Held in the first week of September, the 2019 edition of the Maxi Yacht Rolex Cup attracted a fleet of 53 of the world’s biggest racing yachts (a maxi is more than 60 feet (18.3 metres) long, with no upper limit). Established in 1981 as a biennial event, the regatta has been supported by Rolex since 1985—the same year that the brand established its partnership with the event organizer, Yacht Club Costa Smeralda (YCCS). Since it became an annual event in 1999, it has grown to what must be the largest gathering of big race boats anywhere in the world.

They are attracted by a unique combination of factors: a tightly organized racing program and intense competition on the water, matched by tremendous camaraderie on shore, with the added attraction of Costa Smeralda’s world-class hotels and restaurants.

Maxi Yacht Rolex Cup

Tied up to the docks that fan out in front of the yacht club, the racing fleet is a spectacular sight. Representing a combined value of well over $100 million, it’s a fitting complement to the strong contemporary architecture of the yacht club building. (No ordinary clubhouse, it houses valuable collections of maritime memorabilia, contemporary art, and prehistoric fossils—amassed by the club’s founder, the Aga Khan—and has a terrace featuring one of the most glamorous swimming pools in the Mediterranean.)

Observing the Maxi fleet, you can trace the entire evolution of yacht design over the past 90 years—examples of how hull shapes have changed from gracefully narrow and curvy to aggressive-looking wedges; the evolution of materials, from polished teak and brass to carbon fibre and titanium; the change in sail technology—with most yachts now using NTPT, the high-performance thin-ply technology material developed and patented by North Sails, and recognizable by its dark colour. Billowing white canvas is now the stuff of nostalgia.

Maxi yachts run the gamut from those designed primarily for cruising (built for owners who also like to race) to pure, stripped-down racing machines, and even J-Class—beautifully restored examples of the yachts built for the America’s Cup in the 1930s, and their modern replicas. Being separated into eight classes, with an intricate handicapping system, allows boats with different designs and performance to compete in the same race.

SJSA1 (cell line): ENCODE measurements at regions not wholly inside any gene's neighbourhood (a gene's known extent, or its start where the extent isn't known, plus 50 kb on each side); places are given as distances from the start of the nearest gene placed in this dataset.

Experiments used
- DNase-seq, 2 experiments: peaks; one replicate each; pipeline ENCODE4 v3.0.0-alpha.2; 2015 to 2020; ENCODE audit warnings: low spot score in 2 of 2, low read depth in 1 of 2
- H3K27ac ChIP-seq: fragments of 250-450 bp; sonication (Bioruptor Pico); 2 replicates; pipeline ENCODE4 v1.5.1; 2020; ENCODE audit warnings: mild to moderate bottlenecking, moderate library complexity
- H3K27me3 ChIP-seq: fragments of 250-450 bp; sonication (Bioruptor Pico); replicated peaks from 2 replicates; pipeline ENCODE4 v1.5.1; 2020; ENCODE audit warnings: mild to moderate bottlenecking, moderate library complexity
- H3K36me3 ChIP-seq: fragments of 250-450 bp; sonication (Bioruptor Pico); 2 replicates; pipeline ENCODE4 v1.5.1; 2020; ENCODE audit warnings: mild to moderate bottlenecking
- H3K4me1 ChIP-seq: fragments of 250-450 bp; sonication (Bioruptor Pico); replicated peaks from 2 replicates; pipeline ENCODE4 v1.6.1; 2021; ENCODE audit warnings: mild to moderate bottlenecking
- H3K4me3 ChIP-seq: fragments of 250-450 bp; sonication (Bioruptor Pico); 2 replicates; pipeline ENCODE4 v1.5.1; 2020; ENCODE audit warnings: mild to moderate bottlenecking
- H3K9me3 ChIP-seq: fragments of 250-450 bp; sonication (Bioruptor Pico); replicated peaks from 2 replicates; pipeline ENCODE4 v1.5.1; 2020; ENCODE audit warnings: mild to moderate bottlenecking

Today, yachting is one of the key pillars of Rolex’s sponsorship activities. However, the brand’s relationship with the sport goes back to 1958 when it formed an association with the New York Yacht Club. In 1966–67, throughout his record-breaking solo around-the-world voyage, Sir Francis Chichester wore a Rolex Oyster Perpetual. A sextant, charts, and a very accurate timepiece were essential for navigation in those pre-GPS and pre-satellite phone days.

Maxi Yacht Rolex Cup

Just as the yachting community has been a leader in raising awareness of the need for marine conservation, Rolex’s philanthropic initiatives in that area go back several decades—latterly brought together under its Perpetual Planet umbrella. The YCCS itself took a significant initiative in 2017, celebrating its 50th anniversary by establishing the One Ocean Foundation. YCCS commodore Riccardo Bonadeo (a two-time winner of the event himself) considers it part of an “obligation to show gratitude to the sea,” emphasizing the importance of “action rather than just awareness.”

Today, Rolex’s yachting activities span the globe, encompassing partnerships with many of the world’s most prestigious yacht clubs and classic sailing events. As well as YCCS and the New York Yacht Club, the partners include the Royal Yacht Squadron (UK), Cruising Yacht Club of Australia, and Yacht Club de Monaco. Rolex partners with some 15 major yacht races and regattas, ranging from offshore classics such as the Sydney Hobart, the Middle Sea Race, and the Fastnet, to the 52 Super Series and SailGP.

But there’s nothing quite like the Porto Cervo Maxis—as it is known colloquially. “If you’re into sailing and you have the kind of money to own a big boat, Porto Cervo is your target,” says Cayard. “We all take the other [Maxi regattas] seriously, but this is the big one—this is the Rolex. You have the prestige, the history, the amazing weather and sailing conditions—it’s like a world championship.”

Maxi Yacht Rolex Cup

As you might expect at this level of any sport, things can get pretty intense—and here, the weather plays a significant role. That mistral day on the chase boat, we were lucky—we just got completely soaked by waves and spray. Others were not so fortunate: in the intensity of racing—as the top limit of safe wind speed imposed extreme loads on the yachts’ rigging—sails were blown out, a mast was broken, sailors were injured. All this for no reward other than the passion for racing.

Given the demands of racing yachts at this level, one of the most remarkable things about the Maxi Yacht Rolex Cup is that there is no prize money; for the yacht owners, it’s all about the thrill of beating their peers. An unusual feature of the regatta is that, although owners are allowed to hire professional crew, they must helm their own yachts for the great majority of races. When they cannot, the substitute helmsman must be classed as an amateur and the yacht receives a penalty on the result of the race.

Instead of money, the winners receive a trophy and a Rolex watch—this past regatta, a Rolex Rolesor   Yacht-Master. The engraving on the caseback is unique: proof that they have achieved supremacy in a sport that they are passionate about, by steering their yacht throughout one of the world’s most prestigious regattas. A regatta that is unlike any other.

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Maxi 1000: Quick, seaworthy and solidly built

Graham Snook

  • Graham Snook
  • June 9, 2022

If you’re looking for a quick and comfortable cruiser that is full of great features with solid build quality, few boats can rival the Maxi 1000, as Graham Snook discovers